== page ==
In one configuration, the material used for the thermal insulator layers, e.g., layer 501 in FIG. 5 and each layer 601 in FIG. 6, is capable of withstanding a relatively high temperature, for example, capable of withstanding temperatures of more than 500° C. continuously and/or withstanding temperatures of more than 1000° C. for a period of at least 10 seconds and/or withstanding temperatures of more than 1400° C. for a period of at least 1 second. It will be appreciated that there are numerous materials and composite materials that can be used to fabricate this layer. Exemplary materials include, but are not limited to, fiberglass, mineral wool, silica/silica fibers, alumina, Kevlar®, Nomex®, calcium-silicate or calcium-magnesium-silicate fibers, some ceramics, etc.

In an alternate configuration, the material used for the thermal insulator layers, e.g., layer 501 in FIG. 5 and each layer 601 in FIG. 6, is an insulator with a relatively low melting temperature, for example, with a melting temperature of less than a 500° C., more preferably less than 350° C., and still more preferably less than 250° C. Exemplary materials include, but are not limited to, plastics, more specifically a polymer such as polyethylene or polypropylene.

During a thermal runaway event, when a transient hot spot is formed (e.g., spot 121 of FIG. 1), the thermally insulating layer (e.g., layer 501) significantly reduces the temperature of the high yield strength layer (e.g., layer 503) adjacent to the hot spot, thereby drastically reducing the risk of a perforation forming in the outermost, high yield strength layer. The use of two or more layer pairs as shown in FIG. 6 further reduces this risk by requiring that the hot, pressurized gas from the transient hot spot ablate two or more thermally insulating layers and two or more high yield strength layers. It will be appreciated that by lowering the temperature near the transient hot spot, the high yield strength layer can be thinner than would otherwise be required, resulting in further weight gains. In this embodiment, one of the primary purposes of the high yield strength layer (e.g., layer 501, layer 601) is to provide a strong support layer for the thermal insulator, thereby preventing its rapid ablation by the pressurized, hot gas.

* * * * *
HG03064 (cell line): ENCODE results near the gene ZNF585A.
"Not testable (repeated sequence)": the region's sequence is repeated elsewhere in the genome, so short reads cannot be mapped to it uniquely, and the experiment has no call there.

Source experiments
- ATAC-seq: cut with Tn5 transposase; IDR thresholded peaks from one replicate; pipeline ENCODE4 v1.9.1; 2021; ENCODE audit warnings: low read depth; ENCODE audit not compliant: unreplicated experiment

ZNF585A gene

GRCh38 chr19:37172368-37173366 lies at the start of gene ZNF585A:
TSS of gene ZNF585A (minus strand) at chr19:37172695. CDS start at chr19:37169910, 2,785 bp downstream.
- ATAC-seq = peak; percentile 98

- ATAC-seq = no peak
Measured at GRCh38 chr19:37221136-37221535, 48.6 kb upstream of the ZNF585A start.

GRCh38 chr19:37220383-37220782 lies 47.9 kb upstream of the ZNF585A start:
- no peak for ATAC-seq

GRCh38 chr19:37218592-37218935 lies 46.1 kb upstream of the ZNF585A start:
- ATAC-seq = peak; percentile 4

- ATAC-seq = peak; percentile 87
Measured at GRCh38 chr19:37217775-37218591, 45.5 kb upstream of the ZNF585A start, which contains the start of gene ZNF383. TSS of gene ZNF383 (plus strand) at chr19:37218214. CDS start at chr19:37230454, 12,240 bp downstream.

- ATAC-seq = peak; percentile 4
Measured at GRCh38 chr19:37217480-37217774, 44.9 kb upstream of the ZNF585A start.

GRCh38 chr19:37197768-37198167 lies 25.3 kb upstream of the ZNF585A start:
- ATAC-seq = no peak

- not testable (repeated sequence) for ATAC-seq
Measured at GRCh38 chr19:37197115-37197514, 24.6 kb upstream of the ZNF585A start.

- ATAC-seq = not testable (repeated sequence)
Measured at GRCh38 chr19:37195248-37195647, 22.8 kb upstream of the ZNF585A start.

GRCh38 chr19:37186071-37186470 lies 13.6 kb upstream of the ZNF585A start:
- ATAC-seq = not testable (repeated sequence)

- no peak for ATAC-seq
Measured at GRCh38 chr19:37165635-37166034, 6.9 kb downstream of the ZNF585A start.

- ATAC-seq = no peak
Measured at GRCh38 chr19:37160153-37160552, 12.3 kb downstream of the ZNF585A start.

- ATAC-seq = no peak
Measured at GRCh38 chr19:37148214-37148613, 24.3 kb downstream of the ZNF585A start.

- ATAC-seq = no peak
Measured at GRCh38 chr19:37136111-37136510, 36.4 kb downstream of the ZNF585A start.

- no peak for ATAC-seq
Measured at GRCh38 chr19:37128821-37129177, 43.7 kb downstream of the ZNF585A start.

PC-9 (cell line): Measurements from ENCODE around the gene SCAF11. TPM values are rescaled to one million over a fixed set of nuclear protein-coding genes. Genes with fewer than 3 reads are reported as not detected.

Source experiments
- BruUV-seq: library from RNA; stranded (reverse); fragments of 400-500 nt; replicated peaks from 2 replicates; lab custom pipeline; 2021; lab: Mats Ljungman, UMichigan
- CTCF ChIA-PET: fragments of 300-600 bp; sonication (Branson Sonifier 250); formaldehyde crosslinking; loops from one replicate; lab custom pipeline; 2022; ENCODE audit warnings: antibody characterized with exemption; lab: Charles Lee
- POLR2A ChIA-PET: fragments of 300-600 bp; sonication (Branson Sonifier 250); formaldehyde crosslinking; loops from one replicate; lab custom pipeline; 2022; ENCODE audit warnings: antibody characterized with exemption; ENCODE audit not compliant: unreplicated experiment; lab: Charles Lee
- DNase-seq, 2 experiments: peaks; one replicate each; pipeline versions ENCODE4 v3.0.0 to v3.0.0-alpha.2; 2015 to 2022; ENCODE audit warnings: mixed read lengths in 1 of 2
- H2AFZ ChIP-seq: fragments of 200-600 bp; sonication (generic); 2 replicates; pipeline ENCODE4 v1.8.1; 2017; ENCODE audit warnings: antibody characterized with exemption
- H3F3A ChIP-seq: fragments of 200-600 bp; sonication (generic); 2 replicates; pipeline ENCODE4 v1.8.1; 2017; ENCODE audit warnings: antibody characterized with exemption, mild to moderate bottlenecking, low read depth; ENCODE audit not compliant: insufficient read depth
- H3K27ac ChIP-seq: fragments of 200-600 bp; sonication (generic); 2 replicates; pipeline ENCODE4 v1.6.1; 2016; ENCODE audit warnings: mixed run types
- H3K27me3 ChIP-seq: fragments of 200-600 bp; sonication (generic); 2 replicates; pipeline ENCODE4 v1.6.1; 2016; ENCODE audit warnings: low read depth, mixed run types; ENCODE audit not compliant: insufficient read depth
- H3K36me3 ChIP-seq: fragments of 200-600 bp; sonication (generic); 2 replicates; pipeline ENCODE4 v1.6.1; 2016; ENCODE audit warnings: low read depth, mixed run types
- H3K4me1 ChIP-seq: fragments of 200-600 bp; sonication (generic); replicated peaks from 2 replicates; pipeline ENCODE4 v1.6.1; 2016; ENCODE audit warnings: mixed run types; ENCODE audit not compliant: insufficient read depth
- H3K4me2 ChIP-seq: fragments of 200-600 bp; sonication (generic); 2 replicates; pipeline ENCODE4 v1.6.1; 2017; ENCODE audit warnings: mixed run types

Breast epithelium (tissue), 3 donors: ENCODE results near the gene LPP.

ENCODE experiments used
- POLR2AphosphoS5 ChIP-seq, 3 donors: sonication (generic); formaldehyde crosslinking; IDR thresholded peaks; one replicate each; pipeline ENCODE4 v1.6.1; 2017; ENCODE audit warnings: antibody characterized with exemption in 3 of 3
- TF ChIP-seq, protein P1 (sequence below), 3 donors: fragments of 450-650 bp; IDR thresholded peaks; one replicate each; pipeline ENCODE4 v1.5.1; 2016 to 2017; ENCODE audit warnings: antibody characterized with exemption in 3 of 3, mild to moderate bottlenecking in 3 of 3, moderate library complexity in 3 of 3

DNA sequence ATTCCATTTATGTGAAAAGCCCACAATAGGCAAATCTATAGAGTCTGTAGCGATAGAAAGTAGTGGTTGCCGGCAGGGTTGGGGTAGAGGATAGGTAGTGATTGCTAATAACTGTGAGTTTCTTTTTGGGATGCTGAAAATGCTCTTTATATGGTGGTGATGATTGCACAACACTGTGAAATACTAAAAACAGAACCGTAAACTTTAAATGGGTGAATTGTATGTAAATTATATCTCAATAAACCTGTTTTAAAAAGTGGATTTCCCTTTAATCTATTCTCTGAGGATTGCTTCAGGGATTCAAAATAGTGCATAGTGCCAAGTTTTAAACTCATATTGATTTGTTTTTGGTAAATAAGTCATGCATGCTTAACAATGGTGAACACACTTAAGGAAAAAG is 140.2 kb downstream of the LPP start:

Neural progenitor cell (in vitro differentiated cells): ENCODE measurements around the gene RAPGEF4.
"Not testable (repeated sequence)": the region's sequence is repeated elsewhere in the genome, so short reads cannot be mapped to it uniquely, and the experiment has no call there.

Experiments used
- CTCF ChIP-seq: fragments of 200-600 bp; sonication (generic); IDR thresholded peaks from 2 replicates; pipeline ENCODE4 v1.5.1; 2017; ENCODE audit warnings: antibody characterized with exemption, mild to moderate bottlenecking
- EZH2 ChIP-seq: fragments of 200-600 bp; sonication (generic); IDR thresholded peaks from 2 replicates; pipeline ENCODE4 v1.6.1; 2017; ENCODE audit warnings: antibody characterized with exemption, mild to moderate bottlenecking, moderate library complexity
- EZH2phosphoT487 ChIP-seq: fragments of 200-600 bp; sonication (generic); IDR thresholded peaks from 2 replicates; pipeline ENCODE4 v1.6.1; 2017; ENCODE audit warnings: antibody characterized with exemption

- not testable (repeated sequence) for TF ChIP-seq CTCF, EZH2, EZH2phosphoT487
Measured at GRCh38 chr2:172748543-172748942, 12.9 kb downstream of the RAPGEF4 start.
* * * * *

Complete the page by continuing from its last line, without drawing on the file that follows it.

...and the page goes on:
The thermally insulating layer (e.g., layer 501, layers 601) can be fabricated in a variety of ways, depending upon the material or materials used to fabricate the layer. For example, this layer can be formed by bonding or otherwise attaching a thin layer of suitable thermal insulator to the cell case, or to the underlying high yield strength layer in the configuration utilizing multiple layer pairs. This thermally insulating layer may be preformed using a weaving, machining, or other technique. Alternately, this layer can be fabricated by rolling, dipping or spraying the cell, or the underlying high yield strength layer, with the thermally insulating material. Alternately, this layer can be deposited on the inner surface of the high strength layer (e.g., layer 503, layers 603) prior to the assembly of the high strength layer onto the cell. As previously described relative to layers 301 and 401-403, high strength layer 503 can be fabricated as a sleeve or as a strip or sheet of suitable material that is bent to shape and held together by welding, bonding or mechanical interconnects.